Thank you, Glenn Beck

Q:Fox News commentator Glenn Beck claims that faith-based calls for “social justice” are really ideological calls for “forced redistribution of … Continued

Q:Fox News commentator Glenn Beck claims that faith-based calls for “social justice” are really ideological calls for “forced redistribution of wealth . . . under the guise of charity and/or justice,” and that Christians should leave their churches if they preach or practice “social justice.”

Rev. Jim Wallis disagrees, saying social justice is a faith-based commitment “to serve the poor and to attack the conditions that lead to poverty,” central tents of the teachings of Jesus and at the heart of biblical faith.

Who’s right? How does the pursuit of justice fit into your faith? Is ‘social justice’ an ideology or a theology?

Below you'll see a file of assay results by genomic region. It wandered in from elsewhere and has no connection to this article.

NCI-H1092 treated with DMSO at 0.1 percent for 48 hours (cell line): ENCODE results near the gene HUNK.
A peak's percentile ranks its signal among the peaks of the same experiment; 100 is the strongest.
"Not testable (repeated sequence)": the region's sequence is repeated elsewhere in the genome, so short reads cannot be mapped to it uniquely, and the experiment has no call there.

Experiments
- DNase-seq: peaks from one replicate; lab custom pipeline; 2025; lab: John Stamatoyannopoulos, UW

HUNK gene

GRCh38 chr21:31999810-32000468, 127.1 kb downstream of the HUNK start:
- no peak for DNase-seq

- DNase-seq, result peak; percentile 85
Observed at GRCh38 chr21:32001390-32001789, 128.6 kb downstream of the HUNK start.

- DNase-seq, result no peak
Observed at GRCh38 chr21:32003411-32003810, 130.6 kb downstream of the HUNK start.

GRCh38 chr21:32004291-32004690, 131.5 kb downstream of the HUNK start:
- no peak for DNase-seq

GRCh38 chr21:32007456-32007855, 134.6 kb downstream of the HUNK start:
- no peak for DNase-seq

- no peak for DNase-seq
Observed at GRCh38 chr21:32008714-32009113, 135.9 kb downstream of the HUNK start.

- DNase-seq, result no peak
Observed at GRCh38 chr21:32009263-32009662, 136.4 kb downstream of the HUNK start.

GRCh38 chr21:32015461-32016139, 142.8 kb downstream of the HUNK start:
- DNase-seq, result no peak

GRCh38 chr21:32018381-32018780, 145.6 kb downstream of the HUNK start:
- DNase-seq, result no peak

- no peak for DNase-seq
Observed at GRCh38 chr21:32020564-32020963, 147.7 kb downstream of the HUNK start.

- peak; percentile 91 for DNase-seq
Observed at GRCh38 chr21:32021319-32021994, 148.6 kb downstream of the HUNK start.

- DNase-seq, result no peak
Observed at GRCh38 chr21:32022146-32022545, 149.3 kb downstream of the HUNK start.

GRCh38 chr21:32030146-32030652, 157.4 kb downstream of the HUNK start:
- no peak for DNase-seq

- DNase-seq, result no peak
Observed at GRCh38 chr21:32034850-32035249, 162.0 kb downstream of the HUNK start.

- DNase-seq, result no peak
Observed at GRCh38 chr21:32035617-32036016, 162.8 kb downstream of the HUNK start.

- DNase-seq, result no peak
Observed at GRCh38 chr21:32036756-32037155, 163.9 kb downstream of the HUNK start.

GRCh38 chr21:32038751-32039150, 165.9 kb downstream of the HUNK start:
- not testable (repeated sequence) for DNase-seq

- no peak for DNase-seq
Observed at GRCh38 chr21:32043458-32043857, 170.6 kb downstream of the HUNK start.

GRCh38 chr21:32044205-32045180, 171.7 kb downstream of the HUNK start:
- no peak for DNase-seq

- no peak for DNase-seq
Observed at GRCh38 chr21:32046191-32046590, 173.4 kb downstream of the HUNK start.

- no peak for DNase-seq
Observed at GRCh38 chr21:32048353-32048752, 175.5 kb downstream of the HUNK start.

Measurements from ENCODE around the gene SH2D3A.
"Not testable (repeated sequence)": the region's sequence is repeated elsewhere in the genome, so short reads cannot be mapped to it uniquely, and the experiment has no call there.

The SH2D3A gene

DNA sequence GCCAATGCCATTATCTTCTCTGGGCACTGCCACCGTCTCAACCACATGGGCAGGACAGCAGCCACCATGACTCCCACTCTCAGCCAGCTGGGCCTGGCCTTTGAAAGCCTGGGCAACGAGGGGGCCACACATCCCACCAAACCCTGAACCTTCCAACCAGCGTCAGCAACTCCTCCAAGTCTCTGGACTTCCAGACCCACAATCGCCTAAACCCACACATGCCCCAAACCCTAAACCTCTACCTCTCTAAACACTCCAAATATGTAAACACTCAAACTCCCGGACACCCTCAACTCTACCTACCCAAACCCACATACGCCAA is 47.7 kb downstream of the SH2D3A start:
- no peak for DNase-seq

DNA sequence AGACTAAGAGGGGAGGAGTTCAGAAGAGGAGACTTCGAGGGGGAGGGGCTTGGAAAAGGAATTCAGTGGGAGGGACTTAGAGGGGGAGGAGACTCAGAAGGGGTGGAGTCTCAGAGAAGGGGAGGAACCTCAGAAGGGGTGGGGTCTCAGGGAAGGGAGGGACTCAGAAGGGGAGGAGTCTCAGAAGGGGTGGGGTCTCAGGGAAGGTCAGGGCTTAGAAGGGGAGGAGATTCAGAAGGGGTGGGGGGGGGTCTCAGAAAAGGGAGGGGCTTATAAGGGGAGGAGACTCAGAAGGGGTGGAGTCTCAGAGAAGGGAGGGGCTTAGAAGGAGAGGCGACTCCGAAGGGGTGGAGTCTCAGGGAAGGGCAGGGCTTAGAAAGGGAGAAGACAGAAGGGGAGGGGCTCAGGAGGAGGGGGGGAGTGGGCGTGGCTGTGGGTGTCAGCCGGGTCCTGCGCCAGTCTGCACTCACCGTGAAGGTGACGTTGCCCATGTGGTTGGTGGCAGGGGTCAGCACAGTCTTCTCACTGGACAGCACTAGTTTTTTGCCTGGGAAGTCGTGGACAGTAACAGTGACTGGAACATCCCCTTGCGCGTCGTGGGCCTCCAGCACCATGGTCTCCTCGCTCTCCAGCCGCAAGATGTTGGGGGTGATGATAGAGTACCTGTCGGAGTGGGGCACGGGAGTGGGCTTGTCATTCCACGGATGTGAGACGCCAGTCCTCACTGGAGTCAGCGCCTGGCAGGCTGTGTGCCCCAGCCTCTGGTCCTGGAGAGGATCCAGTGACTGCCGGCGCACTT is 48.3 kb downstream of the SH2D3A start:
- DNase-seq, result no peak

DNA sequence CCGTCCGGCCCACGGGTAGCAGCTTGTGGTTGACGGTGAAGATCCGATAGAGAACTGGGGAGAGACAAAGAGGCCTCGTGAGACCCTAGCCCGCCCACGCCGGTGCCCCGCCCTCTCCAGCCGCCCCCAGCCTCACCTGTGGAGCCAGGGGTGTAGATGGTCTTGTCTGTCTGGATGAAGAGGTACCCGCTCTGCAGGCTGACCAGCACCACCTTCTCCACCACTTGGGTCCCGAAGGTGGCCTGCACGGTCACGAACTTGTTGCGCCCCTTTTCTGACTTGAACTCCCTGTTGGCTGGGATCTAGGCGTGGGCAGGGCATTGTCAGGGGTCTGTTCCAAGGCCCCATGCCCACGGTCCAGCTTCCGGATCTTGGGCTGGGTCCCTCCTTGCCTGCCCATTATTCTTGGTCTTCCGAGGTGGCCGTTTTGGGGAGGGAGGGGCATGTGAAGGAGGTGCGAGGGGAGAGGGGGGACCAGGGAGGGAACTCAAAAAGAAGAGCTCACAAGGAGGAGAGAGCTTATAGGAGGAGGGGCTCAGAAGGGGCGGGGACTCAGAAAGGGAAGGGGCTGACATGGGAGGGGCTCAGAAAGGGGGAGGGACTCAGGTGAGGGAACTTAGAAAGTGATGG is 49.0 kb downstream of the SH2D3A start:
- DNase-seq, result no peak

I’d like to start by thanking Glenn Beck for mobilizing the faith-based social justice movement. His incendiary rant, coupled with his cruel personal attacks and threats against Rev. Jim Wallis (“the hammer is coming… and when the hammer comes, it’s gonna be hammering hard …”), has united and galvanized Jews, Christians and Muslims around the country who see justice as an essential element of religious life and are unwilling to passively accept its mockery and denigration. (See www.socialjusticechristian.com and HaikuGlennBeck.com two great examples.)

Beck claims that social justice is nothing more than a code word for Nazism, Marxism and Big Government. An artificial implant from the left in their incessant drive to sneak socialism into our breakfast cereal.